September 02, 2018
By Timothy Haut.
This weeks author, the Rev. Timothy Haut, has been Senior Pastor of the First Congregational Church of Deep River (UCC) for 38 years, writes poetry, grows tomatoes in his garden, and has a one-eyed dog named Bug.
Then he returned from the region of Tyre, and went by way of Sidon towards the Sea of Galilee, in the region of the Decapolis. They brought to him a deaf man who had an impediment in his speech; and they begged him to lay his hand on him. He took him aside in private, away from the crowd, and put his fingers into his ears, and he spat and touched his tongue. Then looking up to heaven, he sighed and said to him, "Ephphatha," that is, "Be opened." And immediately his ears were opened, his tongue was released, and he spoke plainly. Then Jesus ordered them to tell no one; but the more he ordered them, the more zealously they proclaimed it. They were astounded beyond measure, saying, "He has done everything well; he even makes the deaf to hear and the mute to speak."
"Looking up to heaven, he sighed, and said to him "Ephphatha," that is, "Be opened."
"You must remember this, a kiss is just a kiss, a sigh is just a sigh. The fundamental things apply as time goes by." These famous lyrics from the 1942 movie Casablanca remind us that things as simple as a kiss or a sigh are universal, fundamental experiences of human life. But a kiss is NOT just a kiss. A kiss is a glory, a wonder, a streak of light and joy erupting in the heart. To be kissed for the first time is to be gobsmacked by love. The last kiss we share with one we love is a sweet, sad, soul-piercing farewell.
And a sigh is NOT just a sigh, either. It is the breath of grief, sorrow, frustration, helplessness, an admission of our vulnerability, a wordless prayer for help. Charlie Brown, the hapless loser in both love and baseball, sighs all the time. When he is tongue-tied in front of the Little Red-Haired Girl, or lying on his back when Lucy pulls away the football he is about to kick, or standing next to his pathetic excuse for a Christmas tree, it is his *SIGH* that expresses the depth of his feelings. It's what we all do when there are no words for the messiness of our lives, which seldom seem to work out just the way we hope.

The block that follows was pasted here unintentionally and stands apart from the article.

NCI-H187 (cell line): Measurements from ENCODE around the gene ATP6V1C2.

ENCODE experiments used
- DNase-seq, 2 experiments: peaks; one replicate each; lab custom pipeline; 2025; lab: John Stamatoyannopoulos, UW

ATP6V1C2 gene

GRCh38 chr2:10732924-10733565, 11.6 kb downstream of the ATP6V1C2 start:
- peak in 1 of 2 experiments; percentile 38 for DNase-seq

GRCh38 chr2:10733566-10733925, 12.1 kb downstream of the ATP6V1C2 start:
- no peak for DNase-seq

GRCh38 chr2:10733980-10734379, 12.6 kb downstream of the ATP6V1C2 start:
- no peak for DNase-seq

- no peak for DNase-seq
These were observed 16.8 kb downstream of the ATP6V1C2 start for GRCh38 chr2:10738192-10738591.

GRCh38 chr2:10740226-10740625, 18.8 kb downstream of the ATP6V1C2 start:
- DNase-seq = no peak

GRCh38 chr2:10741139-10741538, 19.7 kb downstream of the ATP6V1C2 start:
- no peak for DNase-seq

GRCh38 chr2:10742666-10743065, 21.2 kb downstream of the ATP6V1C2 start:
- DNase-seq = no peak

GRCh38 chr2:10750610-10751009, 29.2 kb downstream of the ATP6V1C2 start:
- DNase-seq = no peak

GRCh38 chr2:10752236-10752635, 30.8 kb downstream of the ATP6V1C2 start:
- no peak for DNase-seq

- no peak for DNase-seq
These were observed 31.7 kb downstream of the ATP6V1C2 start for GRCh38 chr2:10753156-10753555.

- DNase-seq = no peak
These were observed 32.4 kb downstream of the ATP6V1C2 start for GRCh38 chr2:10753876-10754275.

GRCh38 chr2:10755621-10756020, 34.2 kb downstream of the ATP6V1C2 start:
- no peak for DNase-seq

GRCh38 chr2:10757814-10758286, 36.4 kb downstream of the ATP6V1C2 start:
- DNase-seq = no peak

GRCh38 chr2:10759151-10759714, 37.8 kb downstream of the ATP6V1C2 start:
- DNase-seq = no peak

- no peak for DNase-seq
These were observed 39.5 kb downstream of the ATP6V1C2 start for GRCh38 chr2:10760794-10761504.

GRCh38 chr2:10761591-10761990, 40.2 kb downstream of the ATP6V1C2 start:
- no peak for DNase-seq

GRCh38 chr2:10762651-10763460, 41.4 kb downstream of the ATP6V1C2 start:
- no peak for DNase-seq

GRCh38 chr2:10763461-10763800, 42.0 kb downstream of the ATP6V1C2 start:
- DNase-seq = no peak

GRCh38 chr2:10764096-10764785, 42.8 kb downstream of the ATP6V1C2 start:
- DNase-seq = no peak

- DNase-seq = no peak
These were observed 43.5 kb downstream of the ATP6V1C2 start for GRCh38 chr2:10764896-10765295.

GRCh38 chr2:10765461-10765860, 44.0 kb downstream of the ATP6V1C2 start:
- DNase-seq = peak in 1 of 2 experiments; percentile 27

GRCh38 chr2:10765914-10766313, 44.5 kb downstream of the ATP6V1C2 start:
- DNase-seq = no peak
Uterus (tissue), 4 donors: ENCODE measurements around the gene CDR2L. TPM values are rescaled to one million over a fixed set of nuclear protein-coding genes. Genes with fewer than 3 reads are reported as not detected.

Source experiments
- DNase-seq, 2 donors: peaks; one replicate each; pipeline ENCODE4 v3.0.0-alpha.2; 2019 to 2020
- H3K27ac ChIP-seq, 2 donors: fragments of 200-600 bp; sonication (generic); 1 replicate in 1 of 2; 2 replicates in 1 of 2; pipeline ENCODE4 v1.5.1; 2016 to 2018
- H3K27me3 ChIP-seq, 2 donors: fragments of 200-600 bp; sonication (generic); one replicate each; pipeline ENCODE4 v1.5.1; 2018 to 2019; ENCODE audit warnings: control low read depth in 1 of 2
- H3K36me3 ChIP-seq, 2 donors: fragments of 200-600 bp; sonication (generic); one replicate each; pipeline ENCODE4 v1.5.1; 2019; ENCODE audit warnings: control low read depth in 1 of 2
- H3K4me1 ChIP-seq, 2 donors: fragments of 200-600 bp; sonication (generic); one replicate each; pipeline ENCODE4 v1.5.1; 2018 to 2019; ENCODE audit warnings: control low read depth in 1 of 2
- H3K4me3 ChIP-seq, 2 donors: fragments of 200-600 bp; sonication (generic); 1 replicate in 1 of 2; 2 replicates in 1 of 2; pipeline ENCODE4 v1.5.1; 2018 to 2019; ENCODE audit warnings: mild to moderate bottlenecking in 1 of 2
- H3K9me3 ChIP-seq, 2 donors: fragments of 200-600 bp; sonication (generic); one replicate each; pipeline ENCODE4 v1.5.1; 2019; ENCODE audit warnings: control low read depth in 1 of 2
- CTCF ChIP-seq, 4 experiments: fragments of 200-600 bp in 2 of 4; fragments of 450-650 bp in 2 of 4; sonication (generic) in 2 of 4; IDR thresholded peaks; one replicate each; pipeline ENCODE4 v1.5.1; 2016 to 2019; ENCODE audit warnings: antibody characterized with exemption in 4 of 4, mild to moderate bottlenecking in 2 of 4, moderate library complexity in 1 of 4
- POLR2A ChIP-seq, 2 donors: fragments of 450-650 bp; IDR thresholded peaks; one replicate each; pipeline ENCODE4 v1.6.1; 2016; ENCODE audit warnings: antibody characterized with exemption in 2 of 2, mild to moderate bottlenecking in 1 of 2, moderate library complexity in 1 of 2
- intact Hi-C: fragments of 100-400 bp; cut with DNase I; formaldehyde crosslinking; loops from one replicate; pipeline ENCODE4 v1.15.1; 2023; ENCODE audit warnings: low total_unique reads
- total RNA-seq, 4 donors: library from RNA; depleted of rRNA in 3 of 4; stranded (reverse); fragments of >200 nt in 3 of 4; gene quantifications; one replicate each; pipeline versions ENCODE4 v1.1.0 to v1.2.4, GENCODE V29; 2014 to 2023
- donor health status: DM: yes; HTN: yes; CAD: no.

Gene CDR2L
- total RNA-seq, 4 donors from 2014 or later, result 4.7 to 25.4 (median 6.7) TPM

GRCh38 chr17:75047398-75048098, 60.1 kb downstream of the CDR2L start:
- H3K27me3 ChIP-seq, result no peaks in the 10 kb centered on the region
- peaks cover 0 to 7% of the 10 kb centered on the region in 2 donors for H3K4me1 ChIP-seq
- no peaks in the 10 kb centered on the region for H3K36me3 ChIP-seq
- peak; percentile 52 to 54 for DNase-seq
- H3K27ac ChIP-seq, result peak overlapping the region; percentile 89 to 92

Scientists have found that sighing is actually a life-giving reflex, orchestrated by two small clusters of nerve cells in the brain’s stem – which switch on when they sense that the tiny sacs in the lungs need to reinflate. Sighing is a kind of "rebooting" of the life-force in the face of the things that overwhelm us or disrupt the flow of energy and joy in our lives. When Jesus sighs in the presence of the man who cannot speak or hear, it feels as if he is sighing at the whole broken, beleaguered world. He is sighing at the helplessness and hopelessness of the world. He is sighing at people's need for quick fixes and instant gratification. He is sighing at the deafness of the world that has no place for those who are different, the outcasts, the strangers. He is sighing from the ache in his own heart, wondering how long it will be before his heart will break for good.
And then, when he cries, "Ephphatha" ("Be opened"), he is giving perhaps his greatest, shortest sermon to all of us whose hearts are closed to the possibility of a wild and holy grace that could gobsmack us into life.
Good and Wise God, when our prayers are only sighs too deep for words, shape them into blessings and stretch our helpless hearts until they are big enough for your grace. Amen.
We ask churches and church leaders to join us in the following prayers either by sharing them during worship, printing them in bulletins, or sharing them in some other way. To make a prayer request, please contact Drew Page at email@example.com.
Trumbull Congregational Church
Unity Hill UCC
Congregational Church of Union UCC
First Church of Christ, UCC
First Congregational Church of Vernon, Inc
This Week in History:
Sept. 8, 1900 (118 years ago): A Category 4 hurricane hits Galveston, TX, killing an estimated 6000 or more people and flooding the city. It is still considered the worst weather-related disaster in U.S. History in terms of lives lost. Hurricanes were not regularly named before 1953.
Starting With Scripture: September 02, 2018 , by Timothy Haut.